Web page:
I keep to a diet that is 90 per cent unprocessed food, MSG-less, low sodium and low oil. I have at least one egg a day and plenty of fresh fruit and vegetables, while not going overboard with meat. I do not shun away from carbohydrates but I consume good carbs such as brown rice, gluten free noodles, rice noodles and pasta. I cook as much as I can when I’m at home.

Chong Su Ann. Photo by Cheryl Tay
Chong Su Ann. Photo by Cheryl Tay

What kind of sports background do you have?
As a kid I was always involved in sports and my favourite class in school was PE! I remember feeling very dispirited and miserable if bad weather stopped us from exercising outdoors or if a public holiday fell on the day of PE lessons. I won long jump, shot putt and 800m at Sports Day and I was the house captain in primary school. In high school, I was involved in running like 4x100m relay or hurdles. When I got older, I picked up tennis in college then got myself a gym membership. I ran my first 10km race in 2008 and my first half-marathon (21km) was in 2011 at the Gold Coast Marathon with a time of 2 hours 4 minutes. I also did ballet up to Grade 8 and a bit of pointe work, until my hips hurt badly.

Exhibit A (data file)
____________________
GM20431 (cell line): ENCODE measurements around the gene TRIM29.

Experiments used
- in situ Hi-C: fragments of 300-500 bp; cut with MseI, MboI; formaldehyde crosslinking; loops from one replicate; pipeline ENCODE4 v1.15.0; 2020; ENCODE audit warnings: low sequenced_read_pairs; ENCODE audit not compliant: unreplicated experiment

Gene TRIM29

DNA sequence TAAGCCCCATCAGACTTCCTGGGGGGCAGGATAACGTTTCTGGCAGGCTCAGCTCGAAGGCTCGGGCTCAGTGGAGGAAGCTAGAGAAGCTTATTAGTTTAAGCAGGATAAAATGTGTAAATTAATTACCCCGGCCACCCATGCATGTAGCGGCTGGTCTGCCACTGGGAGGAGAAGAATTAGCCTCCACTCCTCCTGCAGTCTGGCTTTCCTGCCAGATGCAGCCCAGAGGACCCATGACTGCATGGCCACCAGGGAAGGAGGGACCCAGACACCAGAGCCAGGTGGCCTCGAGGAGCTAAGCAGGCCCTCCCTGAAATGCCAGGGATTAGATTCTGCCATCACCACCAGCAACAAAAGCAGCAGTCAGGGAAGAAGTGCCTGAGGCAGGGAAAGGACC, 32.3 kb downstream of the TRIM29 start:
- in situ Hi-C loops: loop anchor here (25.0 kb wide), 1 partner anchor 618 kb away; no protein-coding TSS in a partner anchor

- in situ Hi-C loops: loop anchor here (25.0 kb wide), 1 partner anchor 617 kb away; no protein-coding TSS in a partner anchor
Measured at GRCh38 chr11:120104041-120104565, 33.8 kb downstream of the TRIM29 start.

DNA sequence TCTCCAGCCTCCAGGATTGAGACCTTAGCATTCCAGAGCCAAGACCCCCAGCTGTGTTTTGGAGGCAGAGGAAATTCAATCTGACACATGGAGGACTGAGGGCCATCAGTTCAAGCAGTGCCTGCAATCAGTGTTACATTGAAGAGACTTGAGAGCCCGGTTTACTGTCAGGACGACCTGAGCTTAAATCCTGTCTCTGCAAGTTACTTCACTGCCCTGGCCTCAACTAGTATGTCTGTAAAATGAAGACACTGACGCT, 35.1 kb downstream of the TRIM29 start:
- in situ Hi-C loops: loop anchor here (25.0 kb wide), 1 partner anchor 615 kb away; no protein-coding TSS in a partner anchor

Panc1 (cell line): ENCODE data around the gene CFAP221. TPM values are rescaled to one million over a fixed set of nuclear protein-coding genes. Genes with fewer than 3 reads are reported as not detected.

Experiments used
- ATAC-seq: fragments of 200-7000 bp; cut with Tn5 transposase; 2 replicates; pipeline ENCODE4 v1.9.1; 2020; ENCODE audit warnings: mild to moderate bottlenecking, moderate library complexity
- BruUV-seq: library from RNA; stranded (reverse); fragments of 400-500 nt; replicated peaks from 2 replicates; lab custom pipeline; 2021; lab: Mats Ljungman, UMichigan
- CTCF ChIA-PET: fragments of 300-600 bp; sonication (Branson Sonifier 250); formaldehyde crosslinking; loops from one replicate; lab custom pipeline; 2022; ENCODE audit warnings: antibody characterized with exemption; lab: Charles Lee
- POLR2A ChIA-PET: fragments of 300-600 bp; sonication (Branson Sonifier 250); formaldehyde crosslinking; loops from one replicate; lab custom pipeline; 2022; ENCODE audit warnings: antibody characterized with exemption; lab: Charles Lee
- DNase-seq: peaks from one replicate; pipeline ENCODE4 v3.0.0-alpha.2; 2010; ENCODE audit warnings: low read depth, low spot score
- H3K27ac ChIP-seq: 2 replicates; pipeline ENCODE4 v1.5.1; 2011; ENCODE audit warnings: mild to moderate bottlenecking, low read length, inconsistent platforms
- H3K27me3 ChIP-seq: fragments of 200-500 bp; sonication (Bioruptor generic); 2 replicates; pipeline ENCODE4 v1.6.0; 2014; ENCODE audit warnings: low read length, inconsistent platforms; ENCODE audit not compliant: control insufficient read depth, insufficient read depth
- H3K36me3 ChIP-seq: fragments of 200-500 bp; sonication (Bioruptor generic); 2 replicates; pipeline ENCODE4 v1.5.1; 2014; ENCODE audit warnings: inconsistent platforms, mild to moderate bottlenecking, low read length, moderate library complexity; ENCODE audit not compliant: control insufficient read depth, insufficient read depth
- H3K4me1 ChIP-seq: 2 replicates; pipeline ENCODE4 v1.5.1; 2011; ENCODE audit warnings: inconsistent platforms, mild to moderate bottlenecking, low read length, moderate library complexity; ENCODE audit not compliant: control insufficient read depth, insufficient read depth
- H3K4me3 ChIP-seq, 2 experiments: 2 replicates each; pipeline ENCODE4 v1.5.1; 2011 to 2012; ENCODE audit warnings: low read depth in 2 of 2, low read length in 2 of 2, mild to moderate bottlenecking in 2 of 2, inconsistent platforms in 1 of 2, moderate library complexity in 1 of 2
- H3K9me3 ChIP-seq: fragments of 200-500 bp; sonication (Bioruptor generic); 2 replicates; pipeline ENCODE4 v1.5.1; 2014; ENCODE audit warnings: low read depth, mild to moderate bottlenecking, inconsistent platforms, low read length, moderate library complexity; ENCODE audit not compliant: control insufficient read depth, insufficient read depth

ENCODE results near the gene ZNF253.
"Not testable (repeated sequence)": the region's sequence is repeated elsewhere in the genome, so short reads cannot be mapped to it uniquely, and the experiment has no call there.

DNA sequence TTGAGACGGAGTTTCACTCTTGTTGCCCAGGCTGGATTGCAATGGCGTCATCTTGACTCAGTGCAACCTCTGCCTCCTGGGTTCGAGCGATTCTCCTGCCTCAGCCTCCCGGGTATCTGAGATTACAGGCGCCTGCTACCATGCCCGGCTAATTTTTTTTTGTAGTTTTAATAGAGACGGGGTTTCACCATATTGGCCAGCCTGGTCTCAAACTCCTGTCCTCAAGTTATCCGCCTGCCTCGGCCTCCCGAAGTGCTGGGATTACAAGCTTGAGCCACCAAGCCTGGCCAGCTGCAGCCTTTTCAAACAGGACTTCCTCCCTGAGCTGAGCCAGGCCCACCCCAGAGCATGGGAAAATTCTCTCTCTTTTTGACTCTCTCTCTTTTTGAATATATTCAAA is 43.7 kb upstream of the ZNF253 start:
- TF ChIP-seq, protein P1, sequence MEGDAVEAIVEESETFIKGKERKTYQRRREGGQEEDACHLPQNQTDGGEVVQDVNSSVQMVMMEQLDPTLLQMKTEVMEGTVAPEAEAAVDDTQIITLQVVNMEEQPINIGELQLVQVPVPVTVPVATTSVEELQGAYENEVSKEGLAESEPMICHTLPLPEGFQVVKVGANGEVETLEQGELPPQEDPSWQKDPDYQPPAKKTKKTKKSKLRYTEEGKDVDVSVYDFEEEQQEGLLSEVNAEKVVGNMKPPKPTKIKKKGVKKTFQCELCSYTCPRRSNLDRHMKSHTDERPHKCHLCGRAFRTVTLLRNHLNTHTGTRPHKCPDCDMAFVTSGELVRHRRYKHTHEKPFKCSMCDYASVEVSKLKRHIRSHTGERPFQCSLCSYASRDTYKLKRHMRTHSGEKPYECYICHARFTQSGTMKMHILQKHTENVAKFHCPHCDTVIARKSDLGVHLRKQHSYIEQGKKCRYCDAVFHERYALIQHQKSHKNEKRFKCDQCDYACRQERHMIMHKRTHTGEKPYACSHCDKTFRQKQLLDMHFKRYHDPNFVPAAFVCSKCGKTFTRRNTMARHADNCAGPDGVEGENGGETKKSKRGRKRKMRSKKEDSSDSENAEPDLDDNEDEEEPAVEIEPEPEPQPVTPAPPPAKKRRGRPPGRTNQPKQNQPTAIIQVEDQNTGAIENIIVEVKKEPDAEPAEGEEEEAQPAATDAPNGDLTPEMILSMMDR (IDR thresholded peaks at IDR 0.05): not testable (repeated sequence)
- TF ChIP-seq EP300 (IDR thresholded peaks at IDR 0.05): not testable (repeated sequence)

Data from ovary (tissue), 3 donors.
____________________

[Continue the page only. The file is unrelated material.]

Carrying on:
You are pregnant and due in July. Are you still working out as much?
I’m currently pregnant with our first child and I’ve only gained about 4kg so far. My weekly regime has reduced to three cardio and weights sessions at the gym, with an hour of yoga at home every other day. At the gym, I love using free weights, kettlebells, ViPR and the TRX to shake up routines. Squat variation exercises are a must for me too; I somehow feel more complete after I’ve done at least a set of weighted squats. I still run regularly but shorter distances.

What misconceptions do people have about working out while pregnant?